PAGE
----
BM Reports also contains MEL (Maximum Export Limit) and FPN (Final Physical Notification) data – these are values provided to the system operator in respect of each Balancing Mechanism Unit (“BMU”) (in this case Little Barford, Hornsea unit 2 and Hornsea unit 3 are all BMUs), normally by the operator of the BMU indicating the amount the expect to export to the grid in each settlement period, and the maximum amount they could export to the grid. These data are to be provided before gate closure which is one hour before the start of the settlement period, and are manually updated by the trading teams meaning the are not always accurate if some unplanned event occurs.
The charts for Little Barford and Hornsea show the MEL falling at Little Barford while the FPNs are unchanged, and vice versa for Hornsea.
Understanding this picture is also not helped by the different time values used, with frequency and REMIT data being in GMT ie 1 hour before British Summer Time, and the BMU data being in settlement periods, where the first settlement period begins at 00:00 and are always in local time, ie currently in BST.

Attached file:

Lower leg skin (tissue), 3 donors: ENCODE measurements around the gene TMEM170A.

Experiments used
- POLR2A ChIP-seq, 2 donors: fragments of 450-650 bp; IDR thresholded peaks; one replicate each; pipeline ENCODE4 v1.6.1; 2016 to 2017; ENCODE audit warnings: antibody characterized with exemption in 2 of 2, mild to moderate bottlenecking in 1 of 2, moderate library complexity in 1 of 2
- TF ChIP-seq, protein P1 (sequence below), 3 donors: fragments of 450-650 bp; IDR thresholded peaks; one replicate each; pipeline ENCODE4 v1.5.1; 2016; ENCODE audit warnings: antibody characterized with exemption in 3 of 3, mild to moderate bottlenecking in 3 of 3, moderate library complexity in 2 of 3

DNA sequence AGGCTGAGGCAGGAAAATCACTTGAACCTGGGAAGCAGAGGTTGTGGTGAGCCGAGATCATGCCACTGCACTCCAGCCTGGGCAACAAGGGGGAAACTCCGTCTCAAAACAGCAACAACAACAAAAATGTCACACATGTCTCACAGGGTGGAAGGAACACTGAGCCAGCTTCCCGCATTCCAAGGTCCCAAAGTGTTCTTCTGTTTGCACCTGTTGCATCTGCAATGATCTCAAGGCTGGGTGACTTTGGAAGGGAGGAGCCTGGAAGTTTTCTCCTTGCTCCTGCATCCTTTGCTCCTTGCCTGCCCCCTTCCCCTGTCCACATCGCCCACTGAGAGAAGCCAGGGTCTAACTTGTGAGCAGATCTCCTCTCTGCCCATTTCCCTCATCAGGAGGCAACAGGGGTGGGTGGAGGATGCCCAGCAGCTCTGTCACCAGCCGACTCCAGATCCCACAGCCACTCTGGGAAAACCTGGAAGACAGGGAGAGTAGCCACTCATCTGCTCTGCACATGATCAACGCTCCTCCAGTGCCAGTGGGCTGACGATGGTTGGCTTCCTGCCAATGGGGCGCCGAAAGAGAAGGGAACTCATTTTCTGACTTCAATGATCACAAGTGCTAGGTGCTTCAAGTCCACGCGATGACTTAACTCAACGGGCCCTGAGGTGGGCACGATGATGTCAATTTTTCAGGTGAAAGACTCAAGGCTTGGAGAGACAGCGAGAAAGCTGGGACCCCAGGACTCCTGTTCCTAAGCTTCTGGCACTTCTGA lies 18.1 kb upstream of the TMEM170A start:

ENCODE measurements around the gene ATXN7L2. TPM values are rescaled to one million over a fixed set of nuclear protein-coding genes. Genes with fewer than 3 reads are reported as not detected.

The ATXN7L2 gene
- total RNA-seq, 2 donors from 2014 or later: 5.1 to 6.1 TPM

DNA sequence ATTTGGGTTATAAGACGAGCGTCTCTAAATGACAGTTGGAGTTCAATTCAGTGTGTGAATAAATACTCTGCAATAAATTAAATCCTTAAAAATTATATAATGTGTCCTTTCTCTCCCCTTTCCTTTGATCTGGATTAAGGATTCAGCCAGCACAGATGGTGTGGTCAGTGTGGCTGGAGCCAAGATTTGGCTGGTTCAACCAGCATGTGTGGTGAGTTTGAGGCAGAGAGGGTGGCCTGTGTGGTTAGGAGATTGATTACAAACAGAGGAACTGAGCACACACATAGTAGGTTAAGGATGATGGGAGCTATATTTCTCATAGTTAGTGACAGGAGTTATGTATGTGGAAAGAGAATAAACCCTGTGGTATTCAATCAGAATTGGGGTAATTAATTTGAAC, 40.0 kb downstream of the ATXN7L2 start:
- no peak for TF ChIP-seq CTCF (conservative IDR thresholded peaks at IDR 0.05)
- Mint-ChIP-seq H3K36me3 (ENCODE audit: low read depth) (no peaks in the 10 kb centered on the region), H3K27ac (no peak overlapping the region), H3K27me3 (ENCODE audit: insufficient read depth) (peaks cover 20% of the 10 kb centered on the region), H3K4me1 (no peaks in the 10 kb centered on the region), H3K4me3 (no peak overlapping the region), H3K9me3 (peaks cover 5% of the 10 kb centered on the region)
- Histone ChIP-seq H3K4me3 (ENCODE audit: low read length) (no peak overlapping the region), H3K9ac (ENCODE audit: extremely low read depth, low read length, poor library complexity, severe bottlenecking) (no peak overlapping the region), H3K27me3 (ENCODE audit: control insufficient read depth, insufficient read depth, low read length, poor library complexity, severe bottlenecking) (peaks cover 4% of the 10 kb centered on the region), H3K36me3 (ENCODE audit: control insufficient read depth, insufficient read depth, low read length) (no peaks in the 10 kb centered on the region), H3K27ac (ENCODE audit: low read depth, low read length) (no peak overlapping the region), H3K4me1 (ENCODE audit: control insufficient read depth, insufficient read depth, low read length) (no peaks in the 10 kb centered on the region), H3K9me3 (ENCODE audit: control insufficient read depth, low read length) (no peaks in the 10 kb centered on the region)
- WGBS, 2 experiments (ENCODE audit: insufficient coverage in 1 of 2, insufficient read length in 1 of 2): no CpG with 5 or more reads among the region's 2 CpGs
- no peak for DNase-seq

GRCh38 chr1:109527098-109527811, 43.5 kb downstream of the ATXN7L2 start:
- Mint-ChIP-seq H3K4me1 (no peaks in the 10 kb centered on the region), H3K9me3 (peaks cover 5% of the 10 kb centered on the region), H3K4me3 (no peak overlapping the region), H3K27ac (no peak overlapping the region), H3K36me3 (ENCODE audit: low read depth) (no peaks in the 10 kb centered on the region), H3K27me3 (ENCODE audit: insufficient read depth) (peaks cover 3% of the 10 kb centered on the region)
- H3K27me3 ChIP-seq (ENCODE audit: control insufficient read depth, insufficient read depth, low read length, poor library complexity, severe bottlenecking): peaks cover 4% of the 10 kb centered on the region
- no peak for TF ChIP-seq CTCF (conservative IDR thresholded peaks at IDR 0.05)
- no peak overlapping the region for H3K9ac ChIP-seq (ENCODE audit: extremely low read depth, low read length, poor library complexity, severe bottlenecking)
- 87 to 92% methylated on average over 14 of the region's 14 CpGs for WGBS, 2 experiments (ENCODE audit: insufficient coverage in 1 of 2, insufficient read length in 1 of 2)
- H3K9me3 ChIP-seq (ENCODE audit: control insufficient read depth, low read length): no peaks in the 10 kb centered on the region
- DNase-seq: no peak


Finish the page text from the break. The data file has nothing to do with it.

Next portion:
The table accompanying the BMU data on BM Reports has the corresponding times in GMT, and shows Little Barford’s MEL falling to zero at 15:57:00 – close to the time in the REMIT Report. The corresponding tables for Hornsea show the FPNs for both units 2 and 3 falling to zero at 18:00 GMT which does not match up with REMIT or any other data source.
Might high renewables penetration have been to blame after all?
The Little Barford data appear more credible to me – the REMIT notice was issued promptly and the BMU data are consistent with the REMIT data. However these show the plant coming off as frequency returns to normal levels after the drop. The Hornsea data on the other hand are not consistent and there was some delay in the publication of the REMIT notice (which still reports the events as being under investigation). While all the Hornsea data also show the plant coming off after the frequency recovers, these inconsistencies and delays make me more doubtful of the veracity of the outage timings.